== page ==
Twentieth-century innovations like pilot training and mechanized-infantry maneuvers led to the vast expansion of military training bases, and big, remote bombing ranges in the West became testing grounds for the Bomb itself. After World War II, the vast reaches of the Pacific soon became the only place to test the really big bombs; during the years of atmospheric testing the Pacific Proving Ground was blasted with more than 100 megatons of nuclear fire.
In one of his last official acts as president, George W. Bush created the Marianas Trench National Monument — the largest national park in American history. This unexpected and welcome parting gift to the nation pulled those far-off seas deeper into America’s orbit. Within the 200-nautical mile EEZ of the United States, the waters around Guam and the Commonwealth of the Northern Marianas Islands are home to volcanic vents with their undersea mineral deposits, abundant sea life and the deepest place on Earth.
And there, quietly but publicly, the United States has begun developing the next great weapons range for the next great wave of weapons.
The U.S. Navy recently set up a Website to seek public input for the Environmental Impact Statement of the Marianas Islands Training and Test Range. A large-scale map lays out the scope of the new test range’s “study area,” and it’s huge. The Battle of the Phillippine Sea — one of the largest naval engagements in history involving thousands of aircraft and hundreds of ships — was fought comfortably within the MITT study area.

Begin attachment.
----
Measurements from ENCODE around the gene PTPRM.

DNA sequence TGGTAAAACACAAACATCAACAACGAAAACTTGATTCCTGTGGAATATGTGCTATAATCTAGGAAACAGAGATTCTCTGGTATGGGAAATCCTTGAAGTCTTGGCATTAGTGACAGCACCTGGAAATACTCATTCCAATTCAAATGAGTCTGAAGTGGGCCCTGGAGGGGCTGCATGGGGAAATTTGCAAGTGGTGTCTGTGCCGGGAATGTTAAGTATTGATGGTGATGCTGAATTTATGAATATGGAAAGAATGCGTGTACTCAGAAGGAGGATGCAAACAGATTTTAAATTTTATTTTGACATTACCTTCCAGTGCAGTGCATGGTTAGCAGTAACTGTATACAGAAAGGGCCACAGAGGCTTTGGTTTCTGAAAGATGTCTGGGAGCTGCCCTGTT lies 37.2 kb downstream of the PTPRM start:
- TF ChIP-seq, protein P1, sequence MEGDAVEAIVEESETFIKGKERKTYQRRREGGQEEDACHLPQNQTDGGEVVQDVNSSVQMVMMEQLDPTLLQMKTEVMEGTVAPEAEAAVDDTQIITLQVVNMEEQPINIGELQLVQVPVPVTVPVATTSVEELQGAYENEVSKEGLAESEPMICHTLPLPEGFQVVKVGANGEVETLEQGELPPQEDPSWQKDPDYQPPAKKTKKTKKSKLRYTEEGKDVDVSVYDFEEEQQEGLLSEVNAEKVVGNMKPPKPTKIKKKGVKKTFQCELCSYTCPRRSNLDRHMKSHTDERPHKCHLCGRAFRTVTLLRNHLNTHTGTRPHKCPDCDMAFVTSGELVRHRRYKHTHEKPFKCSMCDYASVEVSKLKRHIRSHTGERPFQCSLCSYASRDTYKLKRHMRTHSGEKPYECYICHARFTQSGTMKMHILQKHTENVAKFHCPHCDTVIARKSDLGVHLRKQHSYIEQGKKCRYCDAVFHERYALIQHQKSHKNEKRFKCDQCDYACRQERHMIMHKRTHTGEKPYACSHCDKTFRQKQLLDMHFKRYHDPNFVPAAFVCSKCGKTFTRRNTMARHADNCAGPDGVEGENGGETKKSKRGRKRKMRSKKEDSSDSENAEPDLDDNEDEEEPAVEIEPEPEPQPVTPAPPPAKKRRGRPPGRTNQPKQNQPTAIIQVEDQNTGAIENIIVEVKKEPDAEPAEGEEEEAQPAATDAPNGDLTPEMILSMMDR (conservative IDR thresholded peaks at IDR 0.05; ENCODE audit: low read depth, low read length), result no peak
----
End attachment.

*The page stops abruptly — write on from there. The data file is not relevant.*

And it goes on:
Although such a giant arena will no doubt be useful for all kinds of conventional training, not to mention “emerging and future training and testing requirements including those associated with new platforms” — *cough* *cough* robots — “and weapons systems within the MITT Study Area, starting in 2015.” That date, incidentally, will be the centennial of Capt. “Pete” Ellis’s successful amphibious landing of a naval gun across the reefs of Guam, a small event that foretold the Navy’s Pacific future.